In most ways, Kentucky is too fragmented a state, Berry said in remarks at a ceremony Wednesday night at the Carnegie Center for Literacy and Learning, where he and five writers from the past were inducted into the Hall of Fame.

“This fragmentation is made possible, and continually made worse, by a cloud of silence that hovers over us,” Berry said. “We have in this state no instituted public dialogue, no form in which a public dialogue can take place.

“This public silence ought to be a worry, especially to writers,” he said. “What is the effect or fate, Kentucky writers may ask, of Kentucky books devoted to urgent public issues — Night Comes to the Cumberlands or Lost Mountain or Missing Mountains or The Embattled Wilderness?”

Lt. Gov. Crit Luallen, who spoke earlier at the ceremony, said afterward that Berry underestimates the impact of those books and others like them. They may not have led to solutions for Kentucky’s many problems, she said, but things would be worse without them.

Before Berry’s remarks, excerpts from the work of the five deceased authors were read. The standing-room-only crowd that filled the Carnegie Center’s first floor included many writers likely to earn spots in the Hall of Fame someday.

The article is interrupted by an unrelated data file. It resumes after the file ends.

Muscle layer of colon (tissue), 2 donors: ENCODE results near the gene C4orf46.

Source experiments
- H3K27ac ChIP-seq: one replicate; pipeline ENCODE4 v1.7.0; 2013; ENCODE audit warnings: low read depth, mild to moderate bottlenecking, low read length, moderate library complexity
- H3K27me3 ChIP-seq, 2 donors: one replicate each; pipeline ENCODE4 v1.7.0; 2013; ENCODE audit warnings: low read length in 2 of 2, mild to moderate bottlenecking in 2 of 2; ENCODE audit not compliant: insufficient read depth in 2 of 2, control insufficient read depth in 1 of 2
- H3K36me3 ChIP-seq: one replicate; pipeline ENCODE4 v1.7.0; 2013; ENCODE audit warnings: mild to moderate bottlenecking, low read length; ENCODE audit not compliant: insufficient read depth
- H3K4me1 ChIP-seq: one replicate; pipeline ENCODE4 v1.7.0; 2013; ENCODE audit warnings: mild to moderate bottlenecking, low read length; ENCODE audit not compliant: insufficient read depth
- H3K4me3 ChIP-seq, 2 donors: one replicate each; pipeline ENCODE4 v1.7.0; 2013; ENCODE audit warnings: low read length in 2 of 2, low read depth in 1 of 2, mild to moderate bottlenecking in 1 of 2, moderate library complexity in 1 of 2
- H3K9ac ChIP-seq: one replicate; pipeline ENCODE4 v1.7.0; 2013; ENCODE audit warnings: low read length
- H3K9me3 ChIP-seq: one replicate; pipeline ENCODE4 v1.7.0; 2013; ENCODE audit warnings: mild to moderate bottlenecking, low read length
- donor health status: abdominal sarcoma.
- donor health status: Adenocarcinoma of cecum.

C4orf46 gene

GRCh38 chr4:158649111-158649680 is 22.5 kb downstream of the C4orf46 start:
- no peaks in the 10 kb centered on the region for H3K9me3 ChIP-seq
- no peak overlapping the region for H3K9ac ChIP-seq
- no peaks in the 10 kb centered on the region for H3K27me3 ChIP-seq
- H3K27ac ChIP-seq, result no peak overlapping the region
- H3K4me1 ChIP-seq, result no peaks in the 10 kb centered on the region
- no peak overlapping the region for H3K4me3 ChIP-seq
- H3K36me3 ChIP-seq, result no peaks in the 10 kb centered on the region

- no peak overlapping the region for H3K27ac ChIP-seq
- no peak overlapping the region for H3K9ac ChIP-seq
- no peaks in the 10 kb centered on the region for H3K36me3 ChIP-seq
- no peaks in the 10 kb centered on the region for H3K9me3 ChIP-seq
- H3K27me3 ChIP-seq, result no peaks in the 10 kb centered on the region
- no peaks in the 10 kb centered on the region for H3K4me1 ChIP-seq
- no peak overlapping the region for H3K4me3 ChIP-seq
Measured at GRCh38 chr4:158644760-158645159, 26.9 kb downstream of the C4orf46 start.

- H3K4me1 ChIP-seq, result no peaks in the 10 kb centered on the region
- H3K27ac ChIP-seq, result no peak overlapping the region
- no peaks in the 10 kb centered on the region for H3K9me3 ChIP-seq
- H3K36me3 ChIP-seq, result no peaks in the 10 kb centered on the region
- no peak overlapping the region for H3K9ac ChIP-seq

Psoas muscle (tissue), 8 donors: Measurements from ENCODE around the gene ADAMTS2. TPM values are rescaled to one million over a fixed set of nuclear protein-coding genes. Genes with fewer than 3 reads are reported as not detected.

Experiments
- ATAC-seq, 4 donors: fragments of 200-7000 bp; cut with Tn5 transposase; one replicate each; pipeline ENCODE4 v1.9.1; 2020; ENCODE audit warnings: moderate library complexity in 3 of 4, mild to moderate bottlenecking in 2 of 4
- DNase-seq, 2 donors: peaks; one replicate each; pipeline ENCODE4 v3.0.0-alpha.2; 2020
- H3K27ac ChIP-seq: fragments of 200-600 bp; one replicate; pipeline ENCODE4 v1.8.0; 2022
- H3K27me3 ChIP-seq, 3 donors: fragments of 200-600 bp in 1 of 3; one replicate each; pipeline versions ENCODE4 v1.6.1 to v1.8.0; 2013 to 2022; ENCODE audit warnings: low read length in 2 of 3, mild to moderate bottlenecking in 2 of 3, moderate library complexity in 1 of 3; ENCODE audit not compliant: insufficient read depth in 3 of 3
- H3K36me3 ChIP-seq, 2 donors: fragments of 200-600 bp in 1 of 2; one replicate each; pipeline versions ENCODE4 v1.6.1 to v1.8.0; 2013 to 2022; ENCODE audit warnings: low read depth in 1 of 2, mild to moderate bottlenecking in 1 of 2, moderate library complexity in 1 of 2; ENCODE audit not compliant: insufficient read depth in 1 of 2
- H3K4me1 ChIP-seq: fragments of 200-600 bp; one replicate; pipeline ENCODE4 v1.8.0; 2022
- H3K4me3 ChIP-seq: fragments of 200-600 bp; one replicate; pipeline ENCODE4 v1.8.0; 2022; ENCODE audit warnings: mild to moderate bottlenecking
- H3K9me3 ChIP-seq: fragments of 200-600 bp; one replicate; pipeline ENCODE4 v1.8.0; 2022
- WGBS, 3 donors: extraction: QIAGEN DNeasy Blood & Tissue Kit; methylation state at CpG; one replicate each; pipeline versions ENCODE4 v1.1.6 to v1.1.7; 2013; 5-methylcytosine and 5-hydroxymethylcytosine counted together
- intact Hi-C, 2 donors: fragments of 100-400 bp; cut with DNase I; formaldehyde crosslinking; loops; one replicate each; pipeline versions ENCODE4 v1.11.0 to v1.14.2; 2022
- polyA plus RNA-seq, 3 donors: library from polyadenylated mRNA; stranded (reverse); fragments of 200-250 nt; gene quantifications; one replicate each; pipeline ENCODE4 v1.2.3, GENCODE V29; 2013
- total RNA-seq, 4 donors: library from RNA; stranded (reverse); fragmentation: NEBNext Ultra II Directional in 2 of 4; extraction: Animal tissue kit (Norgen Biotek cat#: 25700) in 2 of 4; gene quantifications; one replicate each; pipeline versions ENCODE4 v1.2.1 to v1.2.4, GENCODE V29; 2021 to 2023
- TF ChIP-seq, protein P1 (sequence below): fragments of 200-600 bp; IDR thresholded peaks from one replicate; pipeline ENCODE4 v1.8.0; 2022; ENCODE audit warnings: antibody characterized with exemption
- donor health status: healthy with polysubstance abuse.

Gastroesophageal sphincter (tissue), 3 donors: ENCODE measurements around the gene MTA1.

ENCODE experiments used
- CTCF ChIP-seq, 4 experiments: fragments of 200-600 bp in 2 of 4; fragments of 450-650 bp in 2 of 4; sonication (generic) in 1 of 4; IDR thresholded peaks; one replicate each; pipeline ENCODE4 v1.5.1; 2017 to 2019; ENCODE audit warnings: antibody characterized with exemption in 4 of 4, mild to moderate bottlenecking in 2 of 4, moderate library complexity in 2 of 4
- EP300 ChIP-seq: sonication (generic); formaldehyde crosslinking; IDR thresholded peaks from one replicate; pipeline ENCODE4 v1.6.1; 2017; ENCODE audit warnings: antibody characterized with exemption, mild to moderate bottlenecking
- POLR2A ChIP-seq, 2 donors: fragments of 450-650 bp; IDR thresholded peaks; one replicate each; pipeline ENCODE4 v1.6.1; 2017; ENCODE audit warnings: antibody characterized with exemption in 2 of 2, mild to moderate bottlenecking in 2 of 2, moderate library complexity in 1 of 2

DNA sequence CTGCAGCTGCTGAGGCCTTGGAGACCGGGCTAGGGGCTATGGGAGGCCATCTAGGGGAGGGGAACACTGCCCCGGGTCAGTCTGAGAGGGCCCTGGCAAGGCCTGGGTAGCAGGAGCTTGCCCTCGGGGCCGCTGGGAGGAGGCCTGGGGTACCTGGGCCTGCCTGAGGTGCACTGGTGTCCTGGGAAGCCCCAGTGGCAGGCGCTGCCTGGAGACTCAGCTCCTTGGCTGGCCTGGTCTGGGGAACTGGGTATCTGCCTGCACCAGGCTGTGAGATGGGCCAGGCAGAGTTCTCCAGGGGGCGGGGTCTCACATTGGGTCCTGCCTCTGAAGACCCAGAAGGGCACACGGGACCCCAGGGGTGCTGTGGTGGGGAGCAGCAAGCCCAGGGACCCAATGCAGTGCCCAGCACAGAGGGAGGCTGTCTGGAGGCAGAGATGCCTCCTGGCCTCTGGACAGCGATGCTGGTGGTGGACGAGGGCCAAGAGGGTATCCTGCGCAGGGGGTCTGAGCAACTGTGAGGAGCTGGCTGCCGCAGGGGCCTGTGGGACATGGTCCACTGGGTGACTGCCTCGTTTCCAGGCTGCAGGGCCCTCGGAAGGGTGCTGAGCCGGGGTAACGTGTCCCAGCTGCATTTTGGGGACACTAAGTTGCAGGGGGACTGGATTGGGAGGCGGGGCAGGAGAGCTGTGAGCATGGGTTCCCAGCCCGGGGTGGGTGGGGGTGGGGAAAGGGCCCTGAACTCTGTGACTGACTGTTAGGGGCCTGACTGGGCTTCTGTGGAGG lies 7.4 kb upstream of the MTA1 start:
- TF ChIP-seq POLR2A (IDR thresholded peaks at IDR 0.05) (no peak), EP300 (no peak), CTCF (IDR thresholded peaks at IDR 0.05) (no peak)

The other new inductees were: Hunter S. Thompson (1937-2005) of Louisville, who created “gonzo journalism”; Guy Davenport (1929-2005) of Lexington, who during his lifetime won a MacArthur Foundation “genius” grant; Effie Waller Smith (1879-1960), a black poet from Pike County; Elizabeth Hardwick (1916-2007) of Lexington, a novelist and critic who helped found The New York Review of Books; and Jim Wayne Miller (1936-1996) of Bowling Green, an author and poet.

Watch for my column Sunday with more notes and observations from the Hall of Fame ceremony.

 150128KyWriters0009State Rep. Kelly Flood of Lexington took a picture of Wendell Berry with Lt. Gov. Crit Luallen at the Carnegie Center on Wednesday night after Berry became the first living author inducted into the Kentucky Writers Hall of Fame. In the background, writer Ed McClanahan, left, talks with Steve Wrinn, director of the University Press of Kentucky.


New photo book focuses on Kentucky originals

December 5, 2010

Guy Mendes is a photographer, a writer, a producer of TV documentaries and a collector of interesting friends. Many of the latter, including some of Kentucky’s most interesting artists and characters, are the subjects of his new book, 40/40: 40 Years, 40 Portraits.

“All of the people in the book were friends, family, mentors and teachers,” Mendes said. “In their own way, they showed me the way.”

An exhibit of 25 of Mendes’ striking portraits opens Dec. 9 at the tiny North Limestone gallery of Institute 193, which published the book. The entire collection will be displayed next year at a new gallery in the University of Kentucky Chandler Hospital, and then go on a two-year tour of galleries around the South.